Elderberry Syrup

I’ve had a terrible cold/flu this month.  I like to call it the creeping crud!!  It started in my nose blocking my sinuses so I couldn’t breathe, crept down to my throat making my tonsils swell and my voice hoarse, then back up again to infect my sinuses again.  Now I’ve got sinus pain and post nasal drip that is making me cough incessantly. I never really got serious about treating it herbally, always thinking that it wasn’t going to be bad and that it would be gone in a day or two.  Boy, I really wish I had zapped it at the beginning!

At this late stage, I decided to make some elder berry syrup to sooth my cough and give myself an herb that purportedly fights off the flu.  It is a relatively quick remedy to prepare, and it might help.

I found several recipes (a couple listed at the bottom of this post), and I used the simplest one.  (Hey, the way I feel I don’t feel like doing much here!).  All the recipes called for fresh berries, but I only had dry, so that’s what I used.  I poured about 2 cups of dried berries in a pan, covered them with water (actually a little more than covered, I wanted to add extra water since they were dry to account for the extra liquid they would absorb). Then I simmered them for over an hour on low heat, strained out the red liquid that resulted, and then mixed the liquid 1/2 and 1/2 with honey.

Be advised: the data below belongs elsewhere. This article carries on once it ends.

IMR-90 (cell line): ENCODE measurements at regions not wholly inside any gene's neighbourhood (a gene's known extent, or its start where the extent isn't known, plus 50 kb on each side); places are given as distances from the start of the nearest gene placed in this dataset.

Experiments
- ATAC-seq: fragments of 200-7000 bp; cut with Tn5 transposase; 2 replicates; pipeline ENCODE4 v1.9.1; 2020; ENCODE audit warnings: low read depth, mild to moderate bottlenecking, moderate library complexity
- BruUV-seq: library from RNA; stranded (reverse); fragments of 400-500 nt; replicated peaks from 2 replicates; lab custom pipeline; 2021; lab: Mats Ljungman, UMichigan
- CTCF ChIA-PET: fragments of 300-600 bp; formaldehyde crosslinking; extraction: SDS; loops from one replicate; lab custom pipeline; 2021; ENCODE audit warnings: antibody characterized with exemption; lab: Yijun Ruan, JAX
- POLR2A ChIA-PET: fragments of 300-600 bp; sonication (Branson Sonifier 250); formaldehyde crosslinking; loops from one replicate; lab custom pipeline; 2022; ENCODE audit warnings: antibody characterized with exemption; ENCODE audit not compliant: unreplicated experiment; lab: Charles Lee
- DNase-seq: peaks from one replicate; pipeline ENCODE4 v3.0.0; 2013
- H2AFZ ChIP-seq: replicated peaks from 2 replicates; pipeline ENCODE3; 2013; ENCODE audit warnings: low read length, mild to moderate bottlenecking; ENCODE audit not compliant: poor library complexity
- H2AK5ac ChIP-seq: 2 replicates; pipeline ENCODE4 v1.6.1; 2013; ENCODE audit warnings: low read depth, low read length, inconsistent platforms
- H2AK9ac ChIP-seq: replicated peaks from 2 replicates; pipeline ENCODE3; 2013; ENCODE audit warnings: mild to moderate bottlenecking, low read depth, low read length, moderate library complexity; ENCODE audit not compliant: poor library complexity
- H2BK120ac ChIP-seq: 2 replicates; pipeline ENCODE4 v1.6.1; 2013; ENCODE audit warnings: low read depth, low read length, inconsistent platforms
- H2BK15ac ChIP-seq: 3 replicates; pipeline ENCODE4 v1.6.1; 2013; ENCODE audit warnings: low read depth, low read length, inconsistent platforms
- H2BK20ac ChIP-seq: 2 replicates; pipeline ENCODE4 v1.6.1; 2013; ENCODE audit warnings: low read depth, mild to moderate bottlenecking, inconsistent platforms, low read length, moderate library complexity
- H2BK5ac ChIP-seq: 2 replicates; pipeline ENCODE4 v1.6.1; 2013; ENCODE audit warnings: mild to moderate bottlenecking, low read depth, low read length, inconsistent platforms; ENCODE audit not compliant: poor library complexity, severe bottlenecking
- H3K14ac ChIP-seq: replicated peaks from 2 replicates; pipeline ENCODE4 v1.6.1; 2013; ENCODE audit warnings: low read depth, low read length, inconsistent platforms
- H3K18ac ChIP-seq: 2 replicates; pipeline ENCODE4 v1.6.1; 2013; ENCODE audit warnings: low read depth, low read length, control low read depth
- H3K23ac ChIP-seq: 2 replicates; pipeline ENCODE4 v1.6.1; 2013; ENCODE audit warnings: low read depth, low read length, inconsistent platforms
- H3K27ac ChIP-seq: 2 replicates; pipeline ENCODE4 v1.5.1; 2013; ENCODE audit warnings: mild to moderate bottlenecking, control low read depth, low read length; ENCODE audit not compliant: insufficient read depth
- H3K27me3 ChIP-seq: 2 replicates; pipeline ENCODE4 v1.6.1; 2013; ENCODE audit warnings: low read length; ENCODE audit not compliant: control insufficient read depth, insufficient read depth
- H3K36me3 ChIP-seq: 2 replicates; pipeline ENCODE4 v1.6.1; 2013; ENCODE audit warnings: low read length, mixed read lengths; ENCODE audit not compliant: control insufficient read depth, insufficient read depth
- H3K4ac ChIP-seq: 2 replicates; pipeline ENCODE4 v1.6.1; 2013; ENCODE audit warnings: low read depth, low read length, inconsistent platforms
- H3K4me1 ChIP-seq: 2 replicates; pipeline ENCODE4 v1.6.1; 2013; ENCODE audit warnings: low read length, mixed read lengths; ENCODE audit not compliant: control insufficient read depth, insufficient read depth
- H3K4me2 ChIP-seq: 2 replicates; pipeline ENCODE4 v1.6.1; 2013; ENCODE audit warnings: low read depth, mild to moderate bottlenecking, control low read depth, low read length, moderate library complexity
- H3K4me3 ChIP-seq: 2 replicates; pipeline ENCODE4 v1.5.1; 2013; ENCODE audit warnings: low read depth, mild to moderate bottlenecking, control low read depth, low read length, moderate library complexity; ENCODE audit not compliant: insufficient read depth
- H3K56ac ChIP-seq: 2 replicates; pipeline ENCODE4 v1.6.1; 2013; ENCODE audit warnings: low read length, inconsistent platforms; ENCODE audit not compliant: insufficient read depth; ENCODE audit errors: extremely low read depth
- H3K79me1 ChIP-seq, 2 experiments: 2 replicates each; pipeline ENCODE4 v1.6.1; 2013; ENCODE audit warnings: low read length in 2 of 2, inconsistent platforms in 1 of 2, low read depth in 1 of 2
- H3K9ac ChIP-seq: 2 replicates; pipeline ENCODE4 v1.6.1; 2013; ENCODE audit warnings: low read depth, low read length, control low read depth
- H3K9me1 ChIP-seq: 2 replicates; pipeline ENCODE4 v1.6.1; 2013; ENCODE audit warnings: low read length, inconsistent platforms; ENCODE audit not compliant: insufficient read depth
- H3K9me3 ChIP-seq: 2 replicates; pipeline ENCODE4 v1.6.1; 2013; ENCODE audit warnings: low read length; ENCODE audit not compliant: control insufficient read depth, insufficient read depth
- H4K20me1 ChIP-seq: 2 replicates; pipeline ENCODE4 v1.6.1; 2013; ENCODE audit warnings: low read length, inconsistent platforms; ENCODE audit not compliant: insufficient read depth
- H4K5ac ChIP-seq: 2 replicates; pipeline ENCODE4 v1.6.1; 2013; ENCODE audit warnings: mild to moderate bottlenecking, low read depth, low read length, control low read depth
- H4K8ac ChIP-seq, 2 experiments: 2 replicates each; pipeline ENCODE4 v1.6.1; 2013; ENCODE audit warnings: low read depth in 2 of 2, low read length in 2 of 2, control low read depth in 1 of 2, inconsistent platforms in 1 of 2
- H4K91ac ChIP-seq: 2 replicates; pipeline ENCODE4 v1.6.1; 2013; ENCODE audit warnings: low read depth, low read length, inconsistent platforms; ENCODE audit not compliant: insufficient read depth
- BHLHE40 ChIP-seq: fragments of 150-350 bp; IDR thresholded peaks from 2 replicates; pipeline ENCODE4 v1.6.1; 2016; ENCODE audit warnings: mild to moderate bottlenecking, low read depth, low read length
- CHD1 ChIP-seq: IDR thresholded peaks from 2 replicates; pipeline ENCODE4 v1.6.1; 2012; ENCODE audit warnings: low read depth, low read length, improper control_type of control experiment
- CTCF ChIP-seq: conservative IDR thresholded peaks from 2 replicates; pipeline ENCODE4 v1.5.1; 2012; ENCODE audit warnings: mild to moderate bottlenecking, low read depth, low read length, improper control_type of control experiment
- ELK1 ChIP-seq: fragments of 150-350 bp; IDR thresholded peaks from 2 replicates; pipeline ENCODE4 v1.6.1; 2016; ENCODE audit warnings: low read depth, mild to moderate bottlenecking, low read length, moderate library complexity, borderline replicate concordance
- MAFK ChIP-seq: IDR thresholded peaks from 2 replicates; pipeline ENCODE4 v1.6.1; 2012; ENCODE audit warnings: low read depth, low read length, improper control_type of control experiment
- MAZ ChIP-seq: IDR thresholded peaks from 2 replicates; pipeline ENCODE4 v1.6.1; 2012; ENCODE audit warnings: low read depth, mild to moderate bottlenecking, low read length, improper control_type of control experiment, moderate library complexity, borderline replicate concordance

I took a couple of spoonfuls right away to sample it.  It tastes delicious!!  But my favorite way to enjoy it is to pour a little of the syrup into a cup with some boiling water and drink it as a hot tea.  It is very soothing to my sore throat and calms my cough. As I said, it tastes really good, too.  Very gentle.  I did feel immediately better every time I drank a cup, but this is one nasty flu, so repeats were needed frequently.

Overall, I think it would have been better if I had soaked the dry berries for a while, until they plumped up more, before starting to simmer them. I think my brew was a little weak for not doing that.  Next time I will definitely make it stronger.

Elder berry syrup recipes

You can pick berries fresh off the bush if you have any and they are in season.  Otherwise, you can order dried berries.

Dried berries should be soaked in water until they plump up before cooking.  The finished syrup should be kept in the refrigerator and will last about a month.  Take one or two spoonfuls as needed, or use 1/4 cup with boiling water to make hot tea.

Recipe #1

Place elder berries in a saucepan and cover with water.  Simmer on low heat for 1 hour or more until liquid is reduced by 1/2.  Strain and mix in an equal amount of honey (raw honey, if possible).

Recipe #2

Use 1/2 quart dry elderberries and 1 quart raw honey. Place berries in jar and cover with honey.  Cap and let sit in a sunny window for 4-6 weeks, turning occasionally.

Recipe #3

Use 1 cup elder berries, 2 cups sugar, 1 cup water.  Place all ingredients in a saucepan and bring to boil.  Turn down heat and simmer until it is reduced by 1/2. Cool strain and bottle.

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